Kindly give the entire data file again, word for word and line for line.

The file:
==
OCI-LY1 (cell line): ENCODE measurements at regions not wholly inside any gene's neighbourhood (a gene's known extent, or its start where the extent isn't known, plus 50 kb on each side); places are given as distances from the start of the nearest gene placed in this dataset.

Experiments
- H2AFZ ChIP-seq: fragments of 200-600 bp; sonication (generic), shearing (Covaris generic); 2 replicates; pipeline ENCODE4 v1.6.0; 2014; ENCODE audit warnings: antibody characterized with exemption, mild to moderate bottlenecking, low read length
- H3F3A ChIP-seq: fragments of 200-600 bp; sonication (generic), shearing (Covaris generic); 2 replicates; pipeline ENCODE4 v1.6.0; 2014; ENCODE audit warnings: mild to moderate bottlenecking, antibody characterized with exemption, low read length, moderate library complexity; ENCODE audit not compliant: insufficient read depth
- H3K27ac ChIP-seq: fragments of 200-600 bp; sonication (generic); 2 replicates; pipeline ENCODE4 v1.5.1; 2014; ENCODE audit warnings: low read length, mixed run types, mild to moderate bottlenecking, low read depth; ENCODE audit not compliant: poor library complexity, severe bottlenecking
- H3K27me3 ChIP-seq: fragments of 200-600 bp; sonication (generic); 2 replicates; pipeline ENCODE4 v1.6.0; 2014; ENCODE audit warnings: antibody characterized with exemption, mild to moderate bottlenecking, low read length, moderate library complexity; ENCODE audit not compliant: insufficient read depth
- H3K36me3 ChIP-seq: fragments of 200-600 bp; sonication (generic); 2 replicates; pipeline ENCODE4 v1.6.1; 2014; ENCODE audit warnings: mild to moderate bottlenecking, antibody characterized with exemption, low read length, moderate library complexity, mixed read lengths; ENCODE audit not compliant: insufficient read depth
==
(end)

OCI-LY1 (cell line): ENCODE measurements at regions not wholly inside any gene's neighbourhood (a gene's known extent, or its start where the extent isn't known, plus 50 kb on each side); places are given as distances from the start of the nearest gene placed in this dataset.

Experiments
- H2AFZ ChIP-seq: fragments of 200-600 bp; sonication (generic), shearing (Covaris generic); 2 replicates; pipeline ENCODE4 v1.6.0; 2014; ENCODE audit warnings: antibody characterized with exemption, mild to moderate bottlenecking, low read length
- H3F3A ChIP-seq: fragments of 200-600 bp; sonication (generic), shearing (Covaris generic); 2 replicates; pipeline ENCODE4 v1.6.0; 2014; ENCODE audit warnings: mild to moderate bottlenecking, antibody characterized with exemption, low read length, moderate library complexity; ENCODE audit not compliant: insufficient read depth
- H3K27ac ChIP-seq: fragments of 200-600 bp; sonication (generic); 2 replicates; pipeline ENCODE4 v1.5.1; 2014; ENCODE audit warnings: low read length, mixed run types, mild to moderate bottlenecking, low read depth; ENCODE audit not compliant: poor library complexity, severe bottlenecking
- H3K27me3 ChIP-seq: fragments of 200-600 bp; sonication (generic); 2 replicates; pipeline ENCODE4 v1.6.0; 2014; ENCODE audit warnings: antibody characterized with exemption, mild to moderate bottlenecking, low read length, moderate library complexity; ENCODE audit not compliant: insufficient read depth
- H3K36me3 ChIP-seq: fragments of 200-600 bp; sonication (generic); 2 replicates; pipeline ENCODE4 v1.6.1; 2014; ENCODE audit warnings: mild to moderate bottlenecking, antibody characterized with exemption, low read length, moderate library complexity, mixed read lengths; ENCODE audit not compliant: insufficient read depth